It is these two qualities-a flair for painting and a zest for Krishna-which characterized Sansar Chand when he succeeded to the Kangra court. We do not know what actual steps he took to attract master-painters but the death of Raja Gobardhan Singh of Guler in 1770, with, by implication, the sudden removal of a great patron, is perhaps the clue to subsequent events. It is certainly significant that in about the year 1765, at least one Guler artist seems to have migrated to the northerly State of Chamba while about the year 1770 other Guler artists appear to have reached Garhwal, there to produce a style of art whose romantic charm is only equalled by that of Kangra itself. Following the death of Gobardhan Singh, then, we must assume a period of anxious crisis, the partial exploration of other centres and finally, a drift to Kangra. In such circumstances, the knowledge that the youthful Sansar Chand was keenly interested in painting may well have been decisive and by 1780, a number of Guler artists must almost certainly have sought his favour.
The particular painters who now produced the Kangra style are still comparatively unknown. The names of three—Fattu, Purkhu and Kushan Lai—have been preserved and it is possible, as Mr Karl Khandalavala has suggested, that Kushan Lai is identical with Kushala, the nephew of Nainsukh. No signed examples of their work, however, have survived and we can only conjecture what were their respective roles. It is clear, however, from the pictures associated with the first great period of Kangra art, 1780 to 1806, that at least two master-artists representing the 'Mughal' strand in Guler painting were working at Kangra while a number of other practitioners deriving from the other less sophisticated streams were also employed. One of these master-artists is associated with a set of pictures illustrating the Bhagavata Purana. The Mughal flair for character study is present and as in previous Guler pictures, there is the same all-pervading air of innocent naturalism while landscape backgrounds have the same open spaces and simple construction. It is rather in the use of an intensely fluid line that the artist of the Bhagavata Purana detaches himself from former Guler art. He reaches, indeed, a new level of rhythmical exaltation while the use of shaded outlines gives each of his compositions a luminous clarity which was nowhere else achieved in Kangra art.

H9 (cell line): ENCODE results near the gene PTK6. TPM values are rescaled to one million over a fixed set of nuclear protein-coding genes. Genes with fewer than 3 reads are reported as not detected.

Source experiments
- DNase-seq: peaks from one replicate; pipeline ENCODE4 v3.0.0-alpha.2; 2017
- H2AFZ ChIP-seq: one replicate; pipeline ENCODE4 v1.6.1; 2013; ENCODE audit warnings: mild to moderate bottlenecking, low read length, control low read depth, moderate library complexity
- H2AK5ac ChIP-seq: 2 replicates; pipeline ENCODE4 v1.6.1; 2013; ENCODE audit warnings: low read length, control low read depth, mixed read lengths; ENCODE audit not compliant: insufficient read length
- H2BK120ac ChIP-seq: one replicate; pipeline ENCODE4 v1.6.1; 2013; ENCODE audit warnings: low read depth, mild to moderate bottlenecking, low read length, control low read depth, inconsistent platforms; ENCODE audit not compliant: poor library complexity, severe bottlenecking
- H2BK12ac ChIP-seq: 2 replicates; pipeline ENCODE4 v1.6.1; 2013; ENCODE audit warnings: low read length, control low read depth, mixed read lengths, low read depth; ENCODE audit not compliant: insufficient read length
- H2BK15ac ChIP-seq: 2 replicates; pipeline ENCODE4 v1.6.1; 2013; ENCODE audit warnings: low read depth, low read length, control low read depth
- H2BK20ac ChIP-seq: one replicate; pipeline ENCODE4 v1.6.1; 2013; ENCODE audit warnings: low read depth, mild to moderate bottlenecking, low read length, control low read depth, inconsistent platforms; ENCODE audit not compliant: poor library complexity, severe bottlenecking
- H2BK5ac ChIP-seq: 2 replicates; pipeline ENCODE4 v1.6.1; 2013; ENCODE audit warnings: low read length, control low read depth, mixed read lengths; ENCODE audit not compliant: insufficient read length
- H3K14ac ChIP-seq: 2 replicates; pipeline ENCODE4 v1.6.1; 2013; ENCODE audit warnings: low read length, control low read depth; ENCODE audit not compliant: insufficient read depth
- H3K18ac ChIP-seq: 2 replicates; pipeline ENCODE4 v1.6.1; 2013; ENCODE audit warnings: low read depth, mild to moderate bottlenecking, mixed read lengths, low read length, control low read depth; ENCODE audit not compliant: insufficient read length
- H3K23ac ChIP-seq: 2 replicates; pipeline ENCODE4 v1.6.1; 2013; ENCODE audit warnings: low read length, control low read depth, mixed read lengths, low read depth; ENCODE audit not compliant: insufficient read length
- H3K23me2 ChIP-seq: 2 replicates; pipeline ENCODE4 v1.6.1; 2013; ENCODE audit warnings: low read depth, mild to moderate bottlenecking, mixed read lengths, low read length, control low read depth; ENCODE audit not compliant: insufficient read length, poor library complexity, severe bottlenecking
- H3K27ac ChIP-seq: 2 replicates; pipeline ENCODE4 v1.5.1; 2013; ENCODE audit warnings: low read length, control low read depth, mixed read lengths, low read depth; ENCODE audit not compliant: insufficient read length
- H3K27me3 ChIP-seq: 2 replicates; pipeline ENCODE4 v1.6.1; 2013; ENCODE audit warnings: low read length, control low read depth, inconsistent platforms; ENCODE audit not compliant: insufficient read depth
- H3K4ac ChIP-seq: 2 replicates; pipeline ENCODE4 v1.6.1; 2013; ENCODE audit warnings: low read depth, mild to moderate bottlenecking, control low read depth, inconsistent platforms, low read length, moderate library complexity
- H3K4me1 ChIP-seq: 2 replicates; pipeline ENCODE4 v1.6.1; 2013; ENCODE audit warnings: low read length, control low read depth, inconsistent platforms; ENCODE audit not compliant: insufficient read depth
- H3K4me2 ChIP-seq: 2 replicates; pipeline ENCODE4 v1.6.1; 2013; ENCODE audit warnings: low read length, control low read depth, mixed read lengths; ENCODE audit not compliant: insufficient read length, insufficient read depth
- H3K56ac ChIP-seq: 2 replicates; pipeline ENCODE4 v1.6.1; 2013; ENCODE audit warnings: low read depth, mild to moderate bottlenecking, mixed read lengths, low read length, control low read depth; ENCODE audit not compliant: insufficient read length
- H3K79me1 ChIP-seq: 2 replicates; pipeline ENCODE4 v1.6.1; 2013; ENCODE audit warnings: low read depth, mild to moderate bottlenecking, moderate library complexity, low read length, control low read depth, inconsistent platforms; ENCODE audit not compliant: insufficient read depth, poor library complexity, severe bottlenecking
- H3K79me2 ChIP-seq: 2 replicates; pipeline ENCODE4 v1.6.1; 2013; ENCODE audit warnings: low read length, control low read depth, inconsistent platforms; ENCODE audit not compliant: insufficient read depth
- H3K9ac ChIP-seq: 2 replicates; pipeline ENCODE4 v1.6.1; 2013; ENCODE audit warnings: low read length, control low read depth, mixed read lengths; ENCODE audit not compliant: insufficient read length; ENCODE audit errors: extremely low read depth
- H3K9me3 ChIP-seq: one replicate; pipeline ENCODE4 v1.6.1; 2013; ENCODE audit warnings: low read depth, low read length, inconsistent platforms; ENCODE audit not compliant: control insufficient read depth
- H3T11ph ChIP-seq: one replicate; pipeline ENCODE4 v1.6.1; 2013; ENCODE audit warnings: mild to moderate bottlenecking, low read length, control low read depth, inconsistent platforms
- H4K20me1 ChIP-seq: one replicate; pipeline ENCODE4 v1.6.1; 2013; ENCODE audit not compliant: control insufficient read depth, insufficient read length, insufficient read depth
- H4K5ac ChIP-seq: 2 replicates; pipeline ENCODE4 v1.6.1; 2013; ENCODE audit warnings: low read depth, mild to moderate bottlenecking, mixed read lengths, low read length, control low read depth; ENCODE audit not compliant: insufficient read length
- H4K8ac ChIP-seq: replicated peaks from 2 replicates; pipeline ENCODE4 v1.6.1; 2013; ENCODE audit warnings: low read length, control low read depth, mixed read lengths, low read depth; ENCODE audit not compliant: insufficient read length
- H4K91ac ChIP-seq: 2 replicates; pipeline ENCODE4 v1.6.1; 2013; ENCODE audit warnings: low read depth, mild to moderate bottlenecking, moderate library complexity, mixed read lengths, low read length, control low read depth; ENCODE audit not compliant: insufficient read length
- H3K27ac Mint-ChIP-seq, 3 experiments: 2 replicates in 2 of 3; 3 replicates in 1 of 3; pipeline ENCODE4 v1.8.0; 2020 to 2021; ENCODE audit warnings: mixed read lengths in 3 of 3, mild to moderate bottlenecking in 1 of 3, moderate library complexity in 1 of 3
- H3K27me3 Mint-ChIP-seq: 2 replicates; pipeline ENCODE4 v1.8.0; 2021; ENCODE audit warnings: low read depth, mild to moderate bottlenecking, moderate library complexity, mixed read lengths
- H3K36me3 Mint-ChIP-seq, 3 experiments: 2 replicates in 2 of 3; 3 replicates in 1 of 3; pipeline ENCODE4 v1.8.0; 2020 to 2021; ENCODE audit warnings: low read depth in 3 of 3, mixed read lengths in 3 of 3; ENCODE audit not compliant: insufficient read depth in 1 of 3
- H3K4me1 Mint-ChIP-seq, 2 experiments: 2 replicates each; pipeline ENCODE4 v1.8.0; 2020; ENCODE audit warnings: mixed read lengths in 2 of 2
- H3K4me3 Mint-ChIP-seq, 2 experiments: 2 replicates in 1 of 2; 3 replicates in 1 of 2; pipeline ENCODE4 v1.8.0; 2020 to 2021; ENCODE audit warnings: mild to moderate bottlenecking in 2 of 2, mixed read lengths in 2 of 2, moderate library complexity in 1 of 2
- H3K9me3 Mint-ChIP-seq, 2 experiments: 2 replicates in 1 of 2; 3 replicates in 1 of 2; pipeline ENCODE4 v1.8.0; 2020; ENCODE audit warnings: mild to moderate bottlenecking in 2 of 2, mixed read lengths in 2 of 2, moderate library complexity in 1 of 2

The second master-artist is discernible in pictures such as Plates 1 and 2 and in a series of illustrations to Bihari's Krishna cycle, the Sat Sai. In these paintings, the outline is no longer so decisively shaded and while the landscapes have a warm luxuriance, contrasting with the sparse schematic backgrounds of Guler art, there is a greater standardization in the treatment of the figures. These still possess a suavely modelled grace but detailed characterization is wanting. At the same time, birds, rivers, plants and flowering trees are all employed as symbolic parallels to enhance the charms of lovers and suggest the nature of their meetings. We reach, in fact, a type of art in which, as Coomaraswamy has pointed out, 'the complete avoidance of sentimentality is founded on the constant reference to the physical fact.'
The style of both these artists is clearly that of Kangra and the same is true of many other practitioners who also received patronage. Here also the change of court appears to have had deep and fructifying consequences. In 1770, at Guler, there had been at least three different formulae for recording the female face. Two of these were now discarded and it was the third only which was taken up and standardized. A change was also made in the favourite posture for depicting women. In Guler, the standing or the seated pose had chiefly claimed attention. At Kangra, it was the peculiar gliding grace of a girl in motion—the head bent, the dress filling out, the whole resumed in a single curving line, which became the Kangra type par excellence. At the same time, the early Guler method of using colour symbolically and of introducing formalized shapes was given an air of greater naturalism. Geometry was still employed as a foil to feminine grace but instead of distorting shapes in an angular direction, the same effect was achieved by means of architecture—buildings with their hard and rigid lines serving by their very angularity to enhance the body's softness. Finally, symbolic settings embodying the same images which were current in poetry were adopted as the normal means for conveying romantic emotions.
For all this painting, the adhesion by Raja Sansar Chand to the cult of Krishna provides the main motivating force. Indeed without this cult and the ruler's devotion to it, the concentration of these artists on the feminine form and their constant investment of it with delicate poetry would be unintelligible. It was because Krishna, the divine lover, had constantly to be depicted that romantic themes engrossed their minds. And since Krishna himself delighted in romance, the lovely objects of his passion gradually assumed dominance until it is the feminine character, endowed with loving tenderness, innocent sensuality and intensely passionate needs, the feminine form serenely graceful with gentle languid curves, which becomes the true subject of Kangra art.